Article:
Rat-bite fever is a rare zoonosis caused by the Gram negative bacterium Streptobacillus moniliformis. The organism has a worldwide distribution and is carried in the upper respiratory tract of healthy asymptomatic rats. Rats are the main reservoir of the organism. Other animals including cats, dogs, ferrets, and weasles, are susceptible to infection with S. moniliformis (which they presumably acquire via contact with rodents), and have occasionally been responsible for disease transmission.
Human infection is usually acquired either from a rat bite/scratch, handling infected rats, or, in the case of the form of disease known as Haverhill fever, ingestion of milk or water contaminated with the organism (via rat urine). A large outbreak occurred following this route of transmission in the UK in 1983 (McEvoy 1987). At a boarding school in Essex, 304 pupils (of 700, 43%) had a febrile illness with arthralgia and a rash. Four cases were blood culture positive for S. moniliformis. Raw milk initially appeared to be the vehicle of infection, but detailed epidemiological investigations and analysis showed that the vehicle was more likely to have been water. Opportunity for contamination of drinking water by rats existed, although contamination was not confirmed by the isolation of S. moniliformis from either rats or the water supply.
Rat bite fever is rarely diagnosed in the England and Wales - around one to two cases per year.
The bite itself usually heals without any signs of infection. Rat-bite fever usually develops within 7 days of the bite, and begins abruptly with fever and chills, followed by severe myalgia and joint pain, headache and nausea. Many patients develop a rash, most often on the extremities. About half of all patients develop a non-suppurative arthritis, and a minority of cases have a form of non-bacteraemic disease with septic arthritis. Person-to-person transmission does not occur. The infection can be successfully treated with antibiotics; penicillin is the treatment of choice.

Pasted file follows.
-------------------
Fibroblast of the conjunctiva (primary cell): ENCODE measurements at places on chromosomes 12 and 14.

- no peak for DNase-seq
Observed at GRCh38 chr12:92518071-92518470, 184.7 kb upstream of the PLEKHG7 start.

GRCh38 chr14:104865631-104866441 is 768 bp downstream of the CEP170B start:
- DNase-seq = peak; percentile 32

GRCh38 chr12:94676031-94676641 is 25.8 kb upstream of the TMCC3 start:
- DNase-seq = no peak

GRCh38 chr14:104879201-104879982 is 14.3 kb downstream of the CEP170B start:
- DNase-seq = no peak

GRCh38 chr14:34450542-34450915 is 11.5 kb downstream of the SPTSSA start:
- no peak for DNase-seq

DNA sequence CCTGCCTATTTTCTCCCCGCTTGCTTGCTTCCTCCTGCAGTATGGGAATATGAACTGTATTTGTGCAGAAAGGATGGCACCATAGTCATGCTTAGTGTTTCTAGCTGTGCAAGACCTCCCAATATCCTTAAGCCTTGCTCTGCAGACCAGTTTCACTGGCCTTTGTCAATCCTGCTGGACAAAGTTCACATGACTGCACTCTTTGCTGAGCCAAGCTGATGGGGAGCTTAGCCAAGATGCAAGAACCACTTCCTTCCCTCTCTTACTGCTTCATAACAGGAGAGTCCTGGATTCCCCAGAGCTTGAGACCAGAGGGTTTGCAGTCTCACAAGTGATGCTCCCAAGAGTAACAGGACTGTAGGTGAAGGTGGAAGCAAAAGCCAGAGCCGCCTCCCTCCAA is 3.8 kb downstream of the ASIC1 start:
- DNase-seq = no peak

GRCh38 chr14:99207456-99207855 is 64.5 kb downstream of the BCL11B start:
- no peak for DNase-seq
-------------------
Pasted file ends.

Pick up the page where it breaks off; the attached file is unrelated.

Streptobacillus moniliformis is an extremely fastidious organism and microbiological diagnosis is not straightforward.
Blood culture media WITHOUT sodium polyanethol sulfonate (SPS) should be used because of the inhibitory nature of this commonly used anticoagulant. Anaerobic blood cutlure bottles have proved effective, as have resin-containing media and tryptic soy broth. The organisms are slow growing and bottles may become positive as late as after 7days incubation. In broth the growth may appear as 'puffballs' or as flocculated sediment. On solid media colonies are smooth, greyish, glistening, and may develop a 'fried-egg' appearance on prolonged incubation. Synovial fluid samples should be inoculated onto blood agar plates (as well as into SPS-free broth), and incubated aerobically in CO2 and anaerobically for up to 5 days.
Another form of rat-bite fever is caused by the Gram negative spiral bacterium Spirillum minus. This is also rare and has been resported only in Asia.
Other zoonoses transmitted by rats
Elliott SP. Rat bite fever and Streptobacillus moniliformis. Clin Microbiol Rev 2007, 20:13-22.
McEvoy M, Noah N, Pilsworth R. Outbreak of fever caused by Streptobcacillus moniliformis. The Lancet 1987;ii: 1361-3
CDC. Fatal rat-bite fever, Florida and Washington, 2003. MMWR 2005; 53:1198-1202. Available from http://www.cdc.gov/mmwr/preview/mmwrhtml/mm5351a2.htm
Wang TKF, Wong SSY.Streptobacillus moniliformis septic arthritis: a clinical entity distinct from rat-bite fever? BMC Infectious Diseases 2007,7:56 doi:10.1186/1471-2334-7-56. Available from http://www.biomedcentral.com/1471-2334/7/56